Haaretz journalist, Gideon Levy, has written a stunning and lucid account of the lessons he believes Israel should learn from the failed Lebanon war. His is definitely a contrarian approach and not shared by the majority of Israelis. But all movements and ideas which challenge conventional national wisdom begin as minority opinions and gradually move to the mainstream. One can only hope this will happen in Levy’s case. And as the title of the smash Israeli vintage pop hit says: Lu Y’hi (“If [only] it could be”).
The failure in this little war might teach us an important lesson for the future, and maybe influence us to change our ways and language, the language we speak to our neighbors with violence and force. The axiom that “Israel cannot allow itself a defeat on the battlefield” has already been exposed as a nonsensical cliche: Failure might not only help Israel greatly but, as a bonus, it might teach the Americans the important lesson that there is no point in pushing Israel into military adventures.
Maybe now, this war will also bring us back down to reality, where military force is only military force, and cannot guarantee everything. After all, we are constantly scoring “victories” and “achievements” against the Palestinians. And what comes of them? Deterrence? Have the Palestinians given up their dreams to be free people in their own country?
The IDF’s failure against Hezbollah is not a fateful defeat. Israel killed and absorbed casualties, but its existence or any part of its territory were not endangered for a moment. Our favorite phrase, “an existential war” is nothing more than another expression of the ridiculous pathos of this war, which from the start was a cursed war of choice.
In the above paragraph, Levy is debunking a powerful myth that is seared into the consciousness of almost all Israelis: “our first defeat will be our last.” An acquaintance with whom I used to be close, made aliya to Israel and holds relatively mainstream (right of center) views. But on the issue of Iran and Islamic ‘extremism’ he is implacable. Iran is Nazi Germany. Ditto Nasrallah and Hezbollah. The sooner we get the war (against Iran) over the better. Islamofascists are “not human.” To the charge that he had turned racist somewhere over the past 20 years, he demurred. He’s not racist at all. You can see the uphill battle that Levy will have to wage.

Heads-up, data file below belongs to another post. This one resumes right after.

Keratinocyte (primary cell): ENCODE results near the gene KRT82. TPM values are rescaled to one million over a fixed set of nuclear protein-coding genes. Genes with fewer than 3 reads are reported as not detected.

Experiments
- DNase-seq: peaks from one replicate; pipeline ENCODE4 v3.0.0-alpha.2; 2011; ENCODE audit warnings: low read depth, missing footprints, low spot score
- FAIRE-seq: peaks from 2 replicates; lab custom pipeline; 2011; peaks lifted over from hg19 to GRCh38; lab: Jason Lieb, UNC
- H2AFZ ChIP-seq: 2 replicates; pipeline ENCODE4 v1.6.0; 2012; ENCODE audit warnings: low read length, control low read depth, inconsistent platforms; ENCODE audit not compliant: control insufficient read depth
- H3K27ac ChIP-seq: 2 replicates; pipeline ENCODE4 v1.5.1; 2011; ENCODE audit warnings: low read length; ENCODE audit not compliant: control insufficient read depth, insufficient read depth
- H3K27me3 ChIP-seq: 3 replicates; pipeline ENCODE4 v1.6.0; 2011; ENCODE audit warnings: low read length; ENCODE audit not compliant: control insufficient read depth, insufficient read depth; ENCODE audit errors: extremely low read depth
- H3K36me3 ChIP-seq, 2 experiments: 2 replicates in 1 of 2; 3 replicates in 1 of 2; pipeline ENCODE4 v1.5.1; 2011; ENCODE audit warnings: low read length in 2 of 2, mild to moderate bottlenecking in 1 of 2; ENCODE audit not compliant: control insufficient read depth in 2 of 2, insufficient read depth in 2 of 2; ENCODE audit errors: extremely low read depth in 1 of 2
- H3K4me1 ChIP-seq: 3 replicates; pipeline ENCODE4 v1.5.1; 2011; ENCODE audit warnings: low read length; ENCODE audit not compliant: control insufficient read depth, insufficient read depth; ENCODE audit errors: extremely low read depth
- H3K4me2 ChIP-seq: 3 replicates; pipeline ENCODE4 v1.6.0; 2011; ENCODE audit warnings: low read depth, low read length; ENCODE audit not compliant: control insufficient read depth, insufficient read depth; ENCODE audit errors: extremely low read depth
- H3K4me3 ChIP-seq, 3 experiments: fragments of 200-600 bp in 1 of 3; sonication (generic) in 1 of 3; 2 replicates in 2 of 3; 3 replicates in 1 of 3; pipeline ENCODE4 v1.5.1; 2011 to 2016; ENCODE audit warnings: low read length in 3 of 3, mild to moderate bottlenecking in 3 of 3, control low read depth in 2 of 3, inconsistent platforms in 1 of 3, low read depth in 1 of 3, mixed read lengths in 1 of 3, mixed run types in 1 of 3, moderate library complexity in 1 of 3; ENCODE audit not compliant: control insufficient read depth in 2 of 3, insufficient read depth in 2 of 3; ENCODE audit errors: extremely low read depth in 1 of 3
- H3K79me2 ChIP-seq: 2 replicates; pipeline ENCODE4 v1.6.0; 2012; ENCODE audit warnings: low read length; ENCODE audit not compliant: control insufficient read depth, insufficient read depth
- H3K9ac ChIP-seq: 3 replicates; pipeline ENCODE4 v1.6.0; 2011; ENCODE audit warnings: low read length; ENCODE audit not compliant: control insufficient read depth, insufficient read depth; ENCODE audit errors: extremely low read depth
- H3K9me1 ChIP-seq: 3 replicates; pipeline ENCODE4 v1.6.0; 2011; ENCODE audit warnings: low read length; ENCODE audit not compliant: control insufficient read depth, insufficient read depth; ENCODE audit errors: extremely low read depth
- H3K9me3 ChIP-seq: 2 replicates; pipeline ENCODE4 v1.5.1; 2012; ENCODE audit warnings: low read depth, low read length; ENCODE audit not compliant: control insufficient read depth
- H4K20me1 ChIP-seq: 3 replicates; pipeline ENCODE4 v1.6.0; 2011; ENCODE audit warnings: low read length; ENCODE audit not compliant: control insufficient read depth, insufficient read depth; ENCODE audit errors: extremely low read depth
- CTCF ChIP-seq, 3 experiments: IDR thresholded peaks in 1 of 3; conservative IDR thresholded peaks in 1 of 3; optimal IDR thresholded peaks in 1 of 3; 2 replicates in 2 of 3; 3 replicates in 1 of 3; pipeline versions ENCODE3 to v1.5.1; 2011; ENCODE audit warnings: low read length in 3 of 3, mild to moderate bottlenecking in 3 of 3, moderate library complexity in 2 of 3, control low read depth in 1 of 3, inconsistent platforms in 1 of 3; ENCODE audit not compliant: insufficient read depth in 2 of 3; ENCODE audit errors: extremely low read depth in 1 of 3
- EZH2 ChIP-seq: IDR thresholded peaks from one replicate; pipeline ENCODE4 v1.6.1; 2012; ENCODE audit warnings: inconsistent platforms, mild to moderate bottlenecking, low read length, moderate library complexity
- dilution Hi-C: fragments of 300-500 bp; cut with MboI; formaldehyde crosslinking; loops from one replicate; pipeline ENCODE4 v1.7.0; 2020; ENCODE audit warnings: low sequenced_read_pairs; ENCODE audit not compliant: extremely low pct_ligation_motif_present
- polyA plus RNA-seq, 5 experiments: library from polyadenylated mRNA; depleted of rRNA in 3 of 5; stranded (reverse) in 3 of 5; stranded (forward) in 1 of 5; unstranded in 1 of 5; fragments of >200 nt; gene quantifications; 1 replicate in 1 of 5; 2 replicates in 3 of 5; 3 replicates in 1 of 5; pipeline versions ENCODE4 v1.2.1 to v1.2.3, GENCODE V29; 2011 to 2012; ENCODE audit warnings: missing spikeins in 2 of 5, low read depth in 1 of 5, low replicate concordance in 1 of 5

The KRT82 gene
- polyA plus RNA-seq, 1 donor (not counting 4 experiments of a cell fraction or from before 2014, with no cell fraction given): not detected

In this passage, Levy spins a horrifying scenario as to what might’ve happened had the IDF won a quick, smashing victory against Hezbollah:
It is not difficult to imagine what would have happened if Hezbollah had been defeated within a few days from the air, as promised from the start by the bragging of the heads of the IDF. The success would have made us insane. The U.S. would have pushed us into a military clash with Syria and, drunk with victory, we might have been tempted. Iran might have been next. At the same time we would have dealt with the Palestinians: What went so easily in Lebanon, we would have been convinced, would be easily implemented from Jenin to Rafah. The result would have been an attempt to solve the Palestinian problem at its root by pounding, erasing, bombing and shelling.
The most important lesson for Israel to draw from this misadventure is that its power has limits and that it must try new approaches other than purely military solutions:
Maybe all that won’t happen now because we have discovered first-hand that the IDF’s power is much more limited than we thought and were told. Our deterrent capacity might now work in the opposite direction. Israel, hopefully, will think twice before going into another dangerous military adventure. That is comforting news. On the other hand, it is true that there is the danger the IDF will want to restore its lost honor on the backs of the helpless Palestinians. It didn’t work in Bint Jbail, so we’ll show them in Nablus.
However, if we internalize the concept whereby what does not work by force will not work with more force, this war could bring us to the negotiating table. Seared by failure, maybe the IDF will be less enthusiastic to rush into battle. It is possible the political echelon will now understand that the response to the dangers facing Israel is not to be found in using more and more force; that the real response to the legitimate and just demands of the Palestinians is not another dozen Operation Defensive Shields, but in respecting their rights; that the real response to the Syrian threat is returning the Golan to its rightful owners, without delay; and that the response to the Iranian danger is dulling the hatred toward us in the Arab and Muslim world.
If indeed the war ends as it is ending, maybe more Israelis will ask themselves what we are killing and being killed for, what did we pound and get pounded for, and maybe they will understand that it was once again all for naught. Maybe the achievement of this war will be that the failure will be seared deeply into the consciousness, and Israel will take a new route, less violent and less bullying, because of the failure.
There does not appear to be any hope that the IDF officer corps can absorb any such lessons. And there is little hope that those Israeli politicians who represent such views can win a national election. So it leaves us quite uncertain about when and how sanity can return to Israeli policy toward its neighbors.
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